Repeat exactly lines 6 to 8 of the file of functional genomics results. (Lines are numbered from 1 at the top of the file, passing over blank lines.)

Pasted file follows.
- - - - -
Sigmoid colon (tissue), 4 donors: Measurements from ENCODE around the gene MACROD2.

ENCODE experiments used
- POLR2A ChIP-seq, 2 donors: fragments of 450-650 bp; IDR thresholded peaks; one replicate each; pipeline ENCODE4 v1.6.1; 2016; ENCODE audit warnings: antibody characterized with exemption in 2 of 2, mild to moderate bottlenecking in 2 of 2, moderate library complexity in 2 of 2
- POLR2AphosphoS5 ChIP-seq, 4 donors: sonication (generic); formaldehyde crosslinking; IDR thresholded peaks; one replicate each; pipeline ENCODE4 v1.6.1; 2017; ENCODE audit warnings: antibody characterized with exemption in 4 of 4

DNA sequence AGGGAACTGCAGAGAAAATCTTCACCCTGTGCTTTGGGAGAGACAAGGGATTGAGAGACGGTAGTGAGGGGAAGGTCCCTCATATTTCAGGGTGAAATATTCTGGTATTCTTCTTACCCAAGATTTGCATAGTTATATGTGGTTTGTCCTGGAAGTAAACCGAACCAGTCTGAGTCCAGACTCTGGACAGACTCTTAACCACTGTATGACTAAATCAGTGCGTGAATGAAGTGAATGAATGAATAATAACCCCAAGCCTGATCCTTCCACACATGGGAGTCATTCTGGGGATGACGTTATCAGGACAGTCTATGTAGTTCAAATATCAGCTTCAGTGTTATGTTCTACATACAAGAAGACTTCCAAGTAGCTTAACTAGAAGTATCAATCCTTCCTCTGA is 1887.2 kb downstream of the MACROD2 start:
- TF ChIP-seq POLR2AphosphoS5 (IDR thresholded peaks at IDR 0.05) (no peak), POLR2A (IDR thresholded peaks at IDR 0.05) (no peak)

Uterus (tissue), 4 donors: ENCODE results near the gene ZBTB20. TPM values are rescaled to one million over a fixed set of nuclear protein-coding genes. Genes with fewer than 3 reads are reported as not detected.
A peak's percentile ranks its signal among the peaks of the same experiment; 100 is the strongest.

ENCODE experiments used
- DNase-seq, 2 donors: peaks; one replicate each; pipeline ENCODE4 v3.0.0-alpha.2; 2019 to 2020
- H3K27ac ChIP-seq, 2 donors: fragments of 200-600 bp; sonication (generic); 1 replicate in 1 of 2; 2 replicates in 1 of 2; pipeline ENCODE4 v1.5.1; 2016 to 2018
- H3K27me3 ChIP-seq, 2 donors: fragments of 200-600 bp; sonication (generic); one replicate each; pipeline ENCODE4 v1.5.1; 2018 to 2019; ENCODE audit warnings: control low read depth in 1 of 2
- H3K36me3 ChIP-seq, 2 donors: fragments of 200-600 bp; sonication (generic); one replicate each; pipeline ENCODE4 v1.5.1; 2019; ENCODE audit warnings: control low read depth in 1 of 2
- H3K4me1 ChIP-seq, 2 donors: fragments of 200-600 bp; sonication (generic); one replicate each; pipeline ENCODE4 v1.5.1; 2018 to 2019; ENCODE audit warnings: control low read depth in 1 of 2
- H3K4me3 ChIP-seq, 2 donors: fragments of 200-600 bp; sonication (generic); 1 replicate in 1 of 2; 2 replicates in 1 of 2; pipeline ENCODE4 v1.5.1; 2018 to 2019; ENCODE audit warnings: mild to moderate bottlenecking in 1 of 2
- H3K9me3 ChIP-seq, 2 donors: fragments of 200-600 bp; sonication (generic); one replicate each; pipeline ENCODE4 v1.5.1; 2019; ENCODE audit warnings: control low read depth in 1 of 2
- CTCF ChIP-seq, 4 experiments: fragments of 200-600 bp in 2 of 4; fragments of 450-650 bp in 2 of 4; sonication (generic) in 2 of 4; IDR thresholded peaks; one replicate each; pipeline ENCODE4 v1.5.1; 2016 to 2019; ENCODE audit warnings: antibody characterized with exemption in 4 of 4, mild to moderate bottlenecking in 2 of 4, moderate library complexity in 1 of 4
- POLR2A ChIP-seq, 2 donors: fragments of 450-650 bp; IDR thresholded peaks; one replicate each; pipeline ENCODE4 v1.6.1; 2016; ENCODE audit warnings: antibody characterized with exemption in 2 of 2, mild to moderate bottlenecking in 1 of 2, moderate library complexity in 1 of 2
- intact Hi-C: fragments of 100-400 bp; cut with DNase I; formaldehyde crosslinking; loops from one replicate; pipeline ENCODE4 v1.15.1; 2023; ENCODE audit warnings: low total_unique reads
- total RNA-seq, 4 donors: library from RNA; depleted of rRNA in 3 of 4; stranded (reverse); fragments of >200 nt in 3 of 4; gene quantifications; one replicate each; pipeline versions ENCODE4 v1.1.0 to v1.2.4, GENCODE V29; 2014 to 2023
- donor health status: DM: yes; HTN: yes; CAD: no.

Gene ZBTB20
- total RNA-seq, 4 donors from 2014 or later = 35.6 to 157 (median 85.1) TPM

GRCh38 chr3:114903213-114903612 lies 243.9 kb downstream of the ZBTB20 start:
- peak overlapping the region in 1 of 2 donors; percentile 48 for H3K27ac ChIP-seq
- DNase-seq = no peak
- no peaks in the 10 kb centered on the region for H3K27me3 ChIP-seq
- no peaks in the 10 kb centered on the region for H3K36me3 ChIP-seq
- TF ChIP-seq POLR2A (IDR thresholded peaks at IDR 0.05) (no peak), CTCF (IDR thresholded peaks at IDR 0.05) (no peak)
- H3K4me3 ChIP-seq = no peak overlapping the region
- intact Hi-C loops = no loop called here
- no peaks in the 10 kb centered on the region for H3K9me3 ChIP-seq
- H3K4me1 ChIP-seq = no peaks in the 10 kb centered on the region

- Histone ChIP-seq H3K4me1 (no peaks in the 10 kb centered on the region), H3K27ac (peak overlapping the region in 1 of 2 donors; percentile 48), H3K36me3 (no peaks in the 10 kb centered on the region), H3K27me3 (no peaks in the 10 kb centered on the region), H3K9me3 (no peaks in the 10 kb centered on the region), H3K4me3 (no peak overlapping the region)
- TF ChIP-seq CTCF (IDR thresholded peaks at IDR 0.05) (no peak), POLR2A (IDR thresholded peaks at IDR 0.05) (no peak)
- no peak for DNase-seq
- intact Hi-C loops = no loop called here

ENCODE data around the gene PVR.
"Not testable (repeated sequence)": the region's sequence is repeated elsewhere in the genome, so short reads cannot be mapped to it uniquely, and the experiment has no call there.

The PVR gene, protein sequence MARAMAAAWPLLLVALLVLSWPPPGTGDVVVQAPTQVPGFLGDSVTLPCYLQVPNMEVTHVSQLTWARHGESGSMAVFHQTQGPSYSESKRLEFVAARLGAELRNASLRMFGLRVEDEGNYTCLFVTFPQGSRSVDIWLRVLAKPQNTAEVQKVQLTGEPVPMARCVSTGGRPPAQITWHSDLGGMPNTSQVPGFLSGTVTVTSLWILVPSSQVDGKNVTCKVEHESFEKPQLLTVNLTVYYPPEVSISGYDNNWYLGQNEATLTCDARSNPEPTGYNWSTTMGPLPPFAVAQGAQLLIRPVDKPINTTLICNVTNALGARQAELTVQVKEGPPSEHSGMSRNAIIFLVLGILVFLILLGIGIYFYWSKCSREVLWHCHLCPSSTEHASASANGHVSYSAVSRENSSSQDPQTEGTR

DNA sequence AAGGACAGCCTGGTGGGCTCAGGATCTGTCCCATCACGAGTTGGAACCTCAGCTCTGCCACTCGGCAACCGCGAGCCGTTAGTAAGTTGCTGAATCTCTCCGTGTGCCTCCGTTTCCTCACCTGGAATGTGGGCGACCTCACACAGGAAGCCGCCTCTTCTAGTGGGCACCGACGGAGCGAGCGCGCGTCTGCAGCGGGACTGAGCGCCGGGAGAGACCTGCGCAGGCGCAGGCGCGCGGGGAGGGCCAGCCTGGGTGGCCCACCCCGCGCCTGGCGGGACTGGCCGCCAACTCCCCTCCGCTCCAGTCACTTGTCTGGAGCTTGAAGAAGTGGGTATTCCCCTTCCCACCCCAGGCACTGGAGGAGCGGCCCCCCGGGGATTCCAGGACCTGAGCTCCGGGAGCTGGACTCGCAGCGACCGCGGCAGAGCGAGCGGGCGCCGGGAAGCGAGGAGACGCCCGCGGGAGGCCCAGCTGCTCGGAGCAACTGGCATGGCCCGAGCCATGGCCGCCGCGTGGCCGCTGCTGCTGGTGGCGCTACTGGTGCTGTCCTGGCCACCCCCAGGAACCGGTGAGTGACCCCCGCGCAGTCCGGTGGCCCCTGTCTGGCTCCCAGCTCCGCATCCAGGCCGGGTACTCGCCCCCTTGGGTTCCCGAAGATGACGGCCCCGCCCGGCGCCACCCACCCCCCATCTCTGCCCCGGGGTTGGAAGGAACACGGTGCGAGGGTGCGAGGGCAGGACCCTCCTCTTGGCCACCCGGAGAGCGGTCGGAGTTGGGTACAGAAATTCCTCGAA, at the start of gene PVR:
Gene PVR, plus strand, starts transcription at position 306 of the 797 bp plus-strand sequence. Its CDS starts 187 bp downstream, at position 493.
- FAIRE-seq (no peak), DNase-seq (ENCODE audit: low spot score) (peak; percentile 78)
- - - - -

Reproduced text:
- TF ChIP-seq POLR2AphosphoS5 (IDR thresholded peaks at IDR 0.05) (no peak), POLR2A (IDR thresholded peaks at IDR 0.05) (no peak)

Uterus (tissue), 4 donors: ENCODE results near the gene ZBTB20. TPM values are rescaled to one million over a fixed set of nuclear protein-coding genes. Genes with fewer than 3 reads are reported as not detected.
A peak's percentile ranks its signal among the peaks of the same experiment; 100 is the strongest.